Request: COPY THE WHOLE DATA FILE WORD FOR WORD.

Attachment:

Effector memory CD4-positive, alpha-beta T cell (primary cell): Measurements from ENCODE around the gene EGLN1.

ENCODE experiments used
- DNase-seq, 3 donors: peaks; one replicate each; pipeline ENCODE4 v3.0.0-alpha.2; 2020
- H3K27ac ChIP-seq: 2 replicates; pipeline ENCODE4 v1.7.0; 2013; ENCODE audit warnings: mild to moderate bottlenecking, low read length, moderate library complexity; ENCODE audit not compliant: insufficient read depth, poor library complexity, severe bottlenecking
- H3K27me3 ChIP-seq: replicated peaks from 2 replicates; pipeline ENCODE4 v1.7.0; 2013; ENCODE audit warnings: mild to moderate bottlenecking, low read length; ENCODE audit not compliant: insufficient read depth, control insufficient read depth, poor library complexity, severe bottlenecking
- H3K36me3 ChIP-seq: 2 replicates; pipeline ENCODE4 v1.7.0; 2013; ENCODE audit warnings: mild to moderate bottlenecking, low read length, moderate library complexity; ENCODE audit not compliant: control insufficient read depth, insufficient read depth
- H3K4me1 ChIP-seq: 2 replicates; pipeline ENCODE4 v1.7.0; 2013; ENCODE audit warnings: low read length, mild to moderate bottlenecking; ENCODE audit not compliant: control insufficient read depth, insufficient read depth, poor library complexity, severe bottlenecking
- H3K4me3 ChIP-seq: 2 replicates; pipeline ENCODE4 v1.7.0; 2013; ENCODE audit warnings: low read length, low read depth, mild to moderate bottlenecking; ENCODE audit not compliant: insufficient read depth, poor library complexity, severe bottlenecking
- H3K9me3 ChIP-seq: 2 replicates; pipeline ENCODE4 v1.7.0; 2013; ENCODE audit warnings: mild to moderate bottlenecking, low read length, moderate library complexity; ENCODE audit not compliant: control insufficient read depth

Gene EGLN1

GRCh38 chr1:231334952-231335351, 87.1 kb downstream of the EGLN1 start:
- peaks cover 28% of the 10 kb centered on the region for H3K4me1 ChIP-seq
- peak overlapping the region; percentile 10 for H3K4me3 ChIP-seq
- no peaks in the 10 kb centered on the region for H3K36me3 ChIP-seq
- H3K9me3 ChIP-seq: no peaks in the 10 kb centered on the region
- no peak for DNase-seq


Effector memory CD4-positive, alpha-beta T cell (primary cell): Measurements from ENCODE around the gene EGLN1.

ENCODE experiments used
- DNase-seq, 3 donors: peaks; one replicate each; pipeline ENCODE4 v3.0.0-alpha.2; 2020
- H3K27ac ChIP-seq: 2 replicates; pipeline ENCODE4 v1.7.0; 2013; ENCODE audit warnings: mild to moderate bottlenecking, low read length, moderate library complexity; ENCODE audit not compliant: insufficient read depth, poor library complexity, severe bottlenecking
- H3K27me3 ChIP-seq: replicated peaks from 2 replicates; pipeline ENCODE4 v1.7.0; 2013; ENCODE audit warnings: mild to moderate bottlenecking, low read length; ENCODE audit not compliant: insufficient read depth, control insufficient read depth, poor library complexity, severe bottlenecking
- H3K36me3 ChIP-seq: 2 replicates; pipeline ENCODE4 v1.7.0; 2013; ENCODE audit warnings: mild to moderate bottlenecking, low read length, moderate library complexity; ENCODE audit not compliant: control insufficient read depth, insufficient read depth
- H3K4me1 ChIP-seq: 2 replicates; pipeline ENCODE4 v1.7.0; 2013; ENCODE audit warnings: low read length, mild to moderate bottlenecking; ENCODE audit not compliant: control insufficient read depth, insufficient read depth, poor library complexity, severe bottlenecking
- H3K4me3 ChIP-seq: 2 replicates; pipeline ENCODE4 v1.7.0; 2013; ENCODE audit warnings: low read length, low read depth, mild to moderate bottlenecking; ENCODE audit not compliant: insufficient read depth, poor library complexity, severe bottlenecking
- H3K9me3 ChIP-seq: 2 replicates; pipeline ENCODE4 v1.7.0; 2013; ENCODE audit warnings: mild to moderate bottlenecking, low read length, moderate library complexity; ENCODE audit not compliant: control insufficient read depth

Gene EGLN1

GRCh38 chr1:231334952-231335351, 87.1 kb downstream of the EGLN1 start:
- peaks cover 28% of the 10 kb centered on the region for H3K4me1 ChIP-seq
- peak overlapping the region; percentile 10 for H3K4me3 ChIP-seq
- no peaks in the 10 kb centered on the region for H3K36me3 ChIP-seq
- H3K9me3 ChIP-seq: no peaks in the 10 kb centered on the region
- no peak for DNase-seq